Walking on Water or Thin Ice

Everyone loves a bull market from blockchain, to rocks, to emerging markets the asset values of the world are going up in price. Sometimes we need to look through the heightened emotion and remember when life was not so rosy. Or in a more meaningful way - respect the bear.

So where are we today?  Well, the markets have provided a nice balanced backdrop for reasonable returns in most asset classes – X energy in Canada has been ugly for the most part but looks like it could be an opportunity today? Markets are running at all-time highs and Cramer (from CNBC's Mad Money) cannot say BUY, BUY, BUY any louder. The caution is that the world is generally getting a bit more expensive. We look at simple fundamentals to determine if the market is expensive or cheap. This is not new technology or something that we are better at than others. More simply put we are just mindful of the other side of the bull – the bear. 

Here is what we see from a valuation perspective. If we look at the S&P 500 index (broad index of stocks) we can see that the price-earnings ratio of this index is now trading at above the 10-year average level ( 17.29 times Price Earnings Ratio) at 21.67 times. This measure of valuation suggests that the market is getting more expensive on a 10-year relative basis.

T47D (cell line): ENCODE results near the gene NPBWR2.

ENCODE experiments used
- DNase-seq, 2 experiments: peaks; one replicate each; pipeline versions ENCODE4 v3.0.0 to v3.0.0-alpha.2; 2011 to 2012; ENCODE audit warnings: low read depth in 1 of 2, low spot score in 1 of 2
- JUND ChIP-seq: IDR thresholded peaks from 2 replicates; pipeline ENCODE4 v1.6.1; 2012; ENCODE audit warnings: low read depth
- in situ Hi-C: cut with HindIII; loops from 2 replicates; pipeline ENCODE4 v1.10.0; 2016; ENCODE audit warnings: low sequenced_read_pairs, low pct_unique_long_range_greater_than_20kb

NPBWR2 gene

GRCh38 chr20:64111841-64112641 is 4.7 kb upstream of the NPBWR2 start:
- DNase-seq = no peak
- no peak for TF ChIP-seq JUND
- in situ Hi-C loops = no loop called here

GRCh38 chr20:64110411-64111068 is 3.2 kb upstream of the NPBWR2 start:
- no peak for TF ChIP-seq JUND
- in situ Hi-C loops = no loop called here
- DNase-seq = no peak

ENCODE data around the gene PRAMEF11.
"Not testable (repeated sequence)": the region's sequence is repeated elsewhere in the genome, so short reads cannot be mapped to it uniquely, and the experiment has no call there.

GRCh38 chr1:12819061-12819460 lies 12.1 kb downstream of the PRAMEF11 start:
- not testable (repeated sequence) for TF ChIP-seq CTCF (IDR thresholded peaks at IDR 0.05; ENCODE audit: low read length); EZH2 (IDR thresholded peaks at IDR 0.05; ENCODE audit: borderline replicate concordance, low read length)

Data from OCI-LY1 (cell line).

Source: VIP Wealth Solutions and Bloomberg

The questions on our minds are "now what?" and "is this sustainable?" Looking at the seasonality of broader markets we see these historical statistics for the last 2 months of the year. When the S&P 500 is up 1% in September and October and up 10% year to date over a 14 year time period, the percentage of the time the S&P 500 index is up in November is 71% and for the remainder of the year, the index is up about 86% of the time. The theme in the data suggests Strength Begets Strength. These are strong probabilities of a Santa Claus Rally.

Can this market continue to walk on water and maintain momentum or will fundamentals prevail and the thin ice start crack? No one knows for sure but the allocation of new capital at this level remains daunting.    


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